Here we go again!
Depot Circle, a large residential/commercial development authorized by Redwood City's recently updated Downtown Precise Plan, threatens to encroach on a vital piece of station real estate in Redwood City. The city recently released a Request for Qualifications that outlines the project and describes its role as a future focal point for Redwood City's downtown.
Here's the problem: the railroad right of way is only 60 feet wide in this area, but the station is nearly certain to be expanded to four tracks with two island platforms to accommodate the following likely operational scenarios:
- the mid-peninsula high-speed rail stop, since neither Palo Alto nor Mountain View seem likely to welcome a station, and also because Redwood City has the best freeway access of all three corridor locations under consideration;
- Dumbarton commuter service, long planned but unlikely to be left with sufficient track capacity to continue beyond Redwood City under a constrained "blended" Caltrain + HSR plan--thus forcing passengers to transfer at Redwood City, hopefully across a common platform;
- a mid-line overtake location, where Caltrain express trains could exchange passengers with Caltrain local trains, across a common platform. One of the most promising mid-line overtake scenarios now being considered under Caltrain's corridor capacity analysis assumes that four tracks would be built right through the Redwood City station.
Here are some specific constraints, which are based on detailed HSR technical requirements and Caltrain engineering standards:
- A four-track elevated station with two island platforms will be at least 125 feet wide (if built as narrow as possible), more than 200 feet wide (if built to the CHSRA's elephantine station design standards), and over a quarter mile long.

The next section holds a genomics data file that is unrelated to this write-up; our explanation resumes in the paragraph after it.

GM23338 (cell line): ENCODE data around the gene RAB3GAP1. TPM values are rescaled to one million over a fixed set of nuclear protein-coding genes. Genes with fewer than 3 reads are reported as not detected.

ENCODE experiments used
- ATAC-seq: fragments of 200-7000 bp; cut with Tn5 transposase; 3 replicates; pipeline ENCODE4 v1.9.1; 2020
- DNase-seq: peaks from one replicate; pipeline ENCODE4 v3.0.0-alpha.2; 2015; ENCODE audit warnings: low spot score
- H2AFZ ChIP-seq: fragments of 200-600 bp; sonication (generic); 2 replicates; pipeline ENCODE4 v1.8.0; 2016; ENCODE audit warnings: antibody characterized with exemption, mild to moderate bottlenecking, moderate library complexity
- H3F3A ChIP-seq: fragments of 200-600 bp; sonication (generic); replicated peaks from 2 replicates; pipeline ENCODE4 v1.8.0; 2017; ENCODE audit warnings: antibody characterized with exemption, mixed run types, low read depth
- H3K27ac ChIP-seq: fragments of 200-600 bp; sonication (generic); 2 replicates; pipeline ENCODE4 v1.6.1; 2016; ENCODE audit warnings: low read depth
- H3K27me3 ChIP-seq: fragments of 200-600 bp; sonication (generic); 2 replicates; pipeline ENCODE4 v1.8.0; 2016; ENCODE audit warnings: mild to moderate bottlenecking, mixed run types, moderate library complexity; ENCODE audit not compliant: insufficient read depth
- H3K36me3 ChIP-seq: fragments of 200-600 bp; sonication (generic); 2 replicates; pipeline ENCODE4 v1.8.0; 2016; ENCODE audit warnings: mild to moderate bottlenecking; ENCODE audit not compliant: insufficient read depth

- A four-track underground station, however unlikely to be built because of the astronomical price tag, would need even more space to accommodate temporary shoo-fly tracks during construction (30 feet), space outboard of the trench walls for construction equipment movement (15-20 feet each side), as well as clearance for trench wall tie-backs that can't interfere with nearby building foundations.
- Even if the station were moved north or south from its current location, away from Depot Circle, the tracks would still need to spread apart gradually (in conformance with the track alignment standards) and would occupy a wide swath well before and after the station itself.
If Redwood City wants to become what Palo Alto could have been, it's time for the city, Caltrain, and developers to make the station itself the focus of downtown, provide it with enough land, and build it to be as architecturally striking as the elevated Amsterdam Bijlmer Arena station. If there isn't enough vision to do that, please just avoid hemming in the rail corridor.